Materials Science and Engineering News
Researchers at Tokyo Tech have developed a ruthenium-based perovskite catalyst1 that shows strong activity even at low temperatures (down to 313 K). The reusable catalyst does not require additives, meaning that it can prevent the formation of toxic by-products. The oxidation of sulfides is a commercially important process with broad applications ranging from chemicals production to environmental management.
Figure 1. Structure and image of the BaRuO3 catalyst
Left: Schematic representations of the face-sharing unit in rhombohedral BaRuO3 and corner-sharing unit in tetragonal RuO2, cubic SrRuO3, and orthorhombic CaRuO3.
Right: Scanning electron microscope (SEM) image of BaRuO3.
A research group led by Keigo Kamata and Michikazu Hara of Tokyo Institute of Technology (Tokyo Tech) has succeeded in developing a barium ruthenate (BaRuO3) perovskite — the first catalyst of its kind shown to be capable of the selective oxidation of sulfides under mild conditions, with molecular oxygen (O2) as the only oxidant and without the need for additives.
Reporting their findings in ACS Applied Materials & Interfaces, the researchers state that BaRuO3 has three advantages over conventional catalysts.
Firstly, it exhibits high performance even at 313 K, a temperature much lower than the 373–423 K range reported in previous systems including other ruthenium- and manganese-based catalysts. Secondly, its high rate of oxygen transfer indicates that it has many potential uses; for example, it is applicable to the oxidative desulfurization2 of dibenzothiophene, which can produce a 99% yield of pure sulfone. Thirdly, the new catalyst is recyclable — the present study showed that BaRuO3 could be reused at least three times without loss of performance.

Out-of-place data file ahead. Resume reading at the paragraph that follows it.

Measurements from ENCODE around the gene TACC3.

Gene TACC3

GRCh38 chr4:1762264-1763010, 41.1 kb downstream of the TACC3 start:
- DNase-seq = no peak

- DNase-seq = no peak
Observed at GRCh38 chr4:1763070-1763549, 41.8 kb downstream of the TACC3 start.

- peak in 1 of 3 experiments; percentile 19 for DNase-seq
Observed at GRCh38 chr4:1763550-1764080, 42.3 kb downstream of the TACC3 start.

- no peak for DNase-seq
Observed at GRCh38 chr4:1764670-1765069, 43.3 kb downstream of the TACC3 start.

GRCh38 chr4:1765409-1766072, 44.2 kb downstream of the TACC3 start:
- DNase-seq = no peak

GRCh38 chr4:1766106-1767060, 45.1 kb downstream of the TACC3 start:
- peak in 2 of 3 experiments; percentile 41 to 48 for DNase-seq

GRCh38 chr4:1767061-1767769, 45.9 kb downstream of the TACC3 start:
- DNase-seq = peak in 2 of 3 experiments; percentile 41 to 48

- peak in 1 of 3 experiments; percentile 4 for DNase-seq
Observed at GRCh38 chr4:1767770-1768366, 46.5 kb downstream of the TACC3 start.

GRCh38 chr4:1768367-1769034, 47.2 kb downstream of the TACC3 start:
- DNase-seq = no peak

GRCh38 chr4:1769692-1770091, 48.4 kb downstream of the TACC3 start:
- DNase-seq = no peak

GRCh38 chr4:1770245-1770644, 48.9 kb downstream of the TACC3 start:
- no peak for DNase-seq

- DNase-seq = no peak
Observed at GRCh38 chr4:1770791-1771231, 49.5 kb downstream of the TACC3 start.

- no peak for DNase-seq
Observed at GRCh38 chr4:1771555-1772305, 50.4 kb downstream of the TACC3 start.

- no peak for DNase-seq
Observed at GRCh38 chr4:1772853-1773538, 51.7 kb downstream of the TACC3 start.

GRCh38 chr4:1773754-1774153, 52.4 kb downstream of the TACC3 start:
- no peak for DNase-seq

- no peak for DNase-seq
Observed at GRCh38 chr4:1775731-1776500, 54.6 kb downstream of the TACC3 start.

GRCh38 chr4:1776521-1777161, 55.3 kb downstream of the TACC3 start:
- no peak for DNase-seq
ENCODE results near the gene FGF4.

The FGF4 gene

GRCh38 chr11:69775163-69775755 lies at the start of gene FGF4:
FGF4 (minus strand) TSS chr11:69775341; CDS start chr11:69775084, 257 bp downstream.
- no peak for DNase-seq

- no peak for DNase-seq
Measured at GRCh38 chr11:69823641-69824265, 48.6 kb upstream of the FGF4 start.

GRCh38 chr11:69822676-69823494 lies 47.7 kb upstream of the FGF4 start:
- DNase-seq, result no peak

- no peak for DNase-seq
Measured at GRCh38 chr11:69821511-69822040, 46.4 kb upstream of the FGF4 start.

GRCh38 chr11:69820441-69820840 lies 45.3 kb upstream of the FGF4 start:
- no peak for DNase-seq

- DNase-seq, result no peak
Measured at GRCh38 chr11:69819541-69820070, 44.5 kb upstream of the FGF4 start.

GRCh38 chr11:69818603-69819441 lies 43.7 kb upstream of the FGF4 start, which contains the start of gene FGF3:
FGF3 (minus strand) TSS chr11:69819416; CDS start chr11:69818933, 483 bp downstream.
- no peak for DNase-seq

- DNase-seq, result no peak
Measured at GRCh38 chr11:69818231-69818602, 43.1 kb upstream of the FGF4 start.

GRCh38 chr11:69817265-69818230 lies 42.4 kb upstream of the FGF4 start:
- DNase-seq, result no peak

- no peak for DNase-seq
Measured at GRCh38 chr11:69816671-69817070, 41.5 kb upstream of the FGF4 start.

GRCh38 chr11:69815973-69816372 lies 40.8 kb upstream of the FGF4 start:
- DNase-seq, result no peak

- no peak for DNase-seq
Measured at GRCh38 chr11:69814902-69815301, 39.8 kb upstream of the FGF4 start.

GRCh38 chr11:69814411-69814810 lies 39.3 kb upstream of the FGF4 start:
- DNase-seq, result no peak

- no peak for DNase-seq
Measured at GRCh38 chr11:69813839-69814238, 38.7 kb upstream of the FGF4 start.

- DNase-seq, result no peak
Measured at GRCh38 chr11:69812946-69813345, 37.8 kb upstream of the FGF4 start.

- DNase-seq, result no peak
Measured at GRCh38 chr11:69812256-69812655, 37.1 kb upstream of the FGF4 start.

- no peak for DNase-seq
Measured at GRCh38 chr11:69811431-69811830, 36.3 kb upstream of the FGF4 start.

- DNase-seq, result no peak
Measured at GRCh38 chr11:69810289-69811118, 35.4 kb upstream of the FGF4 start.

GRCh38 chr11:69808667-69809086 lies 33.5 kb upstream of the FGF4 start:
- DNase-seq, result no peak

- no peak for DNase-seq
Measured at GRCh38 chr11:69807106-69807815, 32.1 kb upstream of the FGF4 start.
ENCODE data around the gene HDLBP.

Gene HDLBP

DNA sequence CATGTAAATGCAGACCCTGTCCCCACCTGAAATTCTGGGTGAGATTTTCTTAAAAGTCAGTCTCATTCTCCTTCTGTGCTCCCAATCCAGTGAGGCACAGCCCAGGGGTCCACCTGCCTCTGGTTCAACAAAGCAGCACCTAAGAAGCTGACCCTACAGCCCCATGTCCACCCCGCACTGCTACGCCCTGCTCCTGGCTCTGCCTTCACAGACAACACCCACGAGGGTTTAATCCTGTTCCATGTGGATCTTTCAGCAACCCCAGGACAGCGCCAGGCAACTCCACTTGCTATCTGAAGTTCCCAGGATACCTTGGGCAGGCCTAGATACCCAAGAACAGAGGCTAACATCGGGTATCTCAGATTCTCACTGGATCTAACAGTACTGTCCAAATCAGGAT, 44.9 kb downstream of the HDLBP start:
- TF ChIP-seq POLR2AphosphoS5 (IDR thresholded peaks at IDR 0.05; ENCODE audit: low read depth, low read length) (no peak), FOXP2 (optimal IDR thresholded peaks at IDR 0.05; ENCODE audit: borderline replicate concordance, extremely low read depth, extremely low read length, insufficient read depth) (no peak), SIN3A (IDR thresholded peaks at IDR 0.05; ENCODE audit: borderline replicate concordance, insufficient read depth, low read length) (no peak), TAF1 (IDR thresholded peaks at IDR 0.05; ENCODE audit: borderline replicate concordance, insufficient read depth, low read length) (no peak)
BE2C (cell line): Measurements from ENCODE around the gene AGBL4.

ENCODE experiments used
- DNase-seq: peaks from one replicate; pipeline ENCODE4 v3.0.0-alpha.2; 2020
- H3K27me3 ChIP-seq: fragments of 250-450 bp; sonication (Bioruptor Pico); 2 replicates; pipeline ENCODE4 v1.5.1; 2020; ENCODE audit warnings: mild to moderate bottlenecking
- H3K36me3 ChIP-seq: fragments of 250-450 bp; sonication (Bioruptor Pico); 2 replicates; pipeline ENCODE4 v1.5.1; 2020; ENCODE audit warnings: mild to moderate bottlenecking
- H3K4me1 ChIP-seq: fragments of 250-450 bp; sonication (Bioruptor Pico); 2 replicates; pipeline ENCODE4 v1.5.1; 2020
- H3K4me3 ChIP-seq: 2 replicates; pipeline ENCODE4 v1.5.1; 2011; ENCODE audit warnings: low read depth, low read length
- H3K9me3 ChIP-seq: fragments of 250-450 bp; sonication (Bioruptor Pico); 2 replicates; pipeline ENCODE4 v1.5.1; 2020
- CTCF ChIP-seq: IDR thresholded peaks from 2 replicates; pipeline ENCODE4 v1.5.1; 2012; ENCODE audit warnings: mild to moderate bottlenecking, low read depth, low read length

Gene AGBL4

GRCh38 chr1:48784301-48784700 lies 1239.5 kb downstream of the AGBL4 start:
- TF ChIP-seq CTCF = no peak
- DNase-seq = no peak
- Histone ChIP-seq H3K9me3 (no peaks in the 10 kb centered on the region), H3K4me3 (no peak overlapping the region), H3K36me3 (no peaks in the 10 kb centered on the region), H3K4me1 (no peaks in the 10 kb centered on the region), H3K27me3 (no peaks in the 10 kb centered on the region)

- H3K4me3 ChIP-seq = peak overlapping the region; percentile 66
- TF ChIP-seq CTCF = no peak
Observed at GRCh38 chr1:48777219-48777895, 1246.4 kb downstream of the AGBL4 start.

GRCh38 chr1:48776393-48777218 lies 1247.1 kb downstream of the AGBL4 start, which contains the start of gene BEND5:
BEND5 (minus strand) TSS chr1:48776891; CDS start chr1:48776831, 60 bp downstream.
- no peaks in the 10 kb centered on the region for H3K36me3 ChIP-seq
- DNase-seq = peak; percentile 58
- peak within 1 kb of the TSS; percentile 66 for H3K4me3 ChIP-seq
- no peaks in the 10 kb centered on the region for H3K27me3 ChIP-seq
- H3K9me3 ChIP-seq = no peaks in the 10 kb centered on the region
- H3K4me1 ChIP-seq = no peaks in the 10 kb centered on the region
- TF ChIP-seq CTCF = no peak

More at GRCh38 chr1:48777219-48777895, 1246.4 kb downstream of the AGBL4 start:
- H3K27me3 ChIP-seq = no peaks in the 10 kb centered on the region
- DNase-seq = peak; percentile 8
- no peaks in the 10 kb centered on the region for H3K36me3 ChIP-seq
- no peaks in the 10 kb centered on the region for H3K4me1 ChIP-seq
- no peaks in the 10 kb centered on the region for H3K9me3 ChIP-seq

The achievement overcomes several classic limitations, such as the need for additives, toxic reagents and high reaction temperatures to achieve good catalytic performance.
The catalyst has a rhombohedral structure (see Figure 1). While other ruthenium-based catalysts investigated to date such as SrRuO3, CaRuO3 and RuO2 can all be described as having corner-sharing octahedral units, BaRuO3 has face-sharing octahedra. This configuration is thought to be one of the main reasons behind the catalyst’s higher oxygen transfer capability.
The way in which BaRuO3 was synthesized — based on the sol–gel method3 using malic acid — was also important. The researchers say: "The catalytic activity and specific surface area of BaRuO3 synthesized by the malic acid-aided method were higher than those of BaRuO3 synthesized by the polymerized complex method."
The study highlights the importance of subtle changes in the nanoscale structure of perovskite catalysts, and could provide promising leads for further research on a wide range of perovskite-based functional materials.
Referring to a family of catalysts with the general formula ABO3, which are of great interest due to their structural simplicity, flexibility, good stability and controllable physicochemical properties.
An important reaction process for sulfur removal — this is particularly relevant to the fuel industry and efforts to curb sulfur emissions.
A process widely used to prepare novel materials by converting monomers in a colloidal solution (sol) to a network of polymers (gel).
|Authors :||Keigo Kamata1,2,* , Kosei Sugahara1, Yuuki Kato1, Satoshi Muratsugu2,3, Yu Kumagai2,4, Fumiyasu Oba1 and Michikazu Hara1,5|
|Title of original paper :||Heterogeneously Catalyzed Aerobic Oxidation of Sulfides with a BaRuO3 Nanoperovskite|
|Journal :||ACS Applied Materials & Interfaces|
1 Laboratory for Materials and Structures, Institute of Innovative Research, Tokyo Institute of Technology
2 Japan Science and Technology Agency (JST), Precursory Research for Embryonic Science and Technology (PRESTO)
3 Department of Chemistry, Graduate School of Science, Nagoya University
4 Materials Research Center for Element Strategy, Tokyo Institute of Technology
5 JST, Advanced Low Carbon Technology Research and Development Program (ALCA)
Associate Professor Keigo Kamata
Institute of Innovative Research, Tokyo Institute of Technology
Public Relations Section,
Tokyo Institute of Technology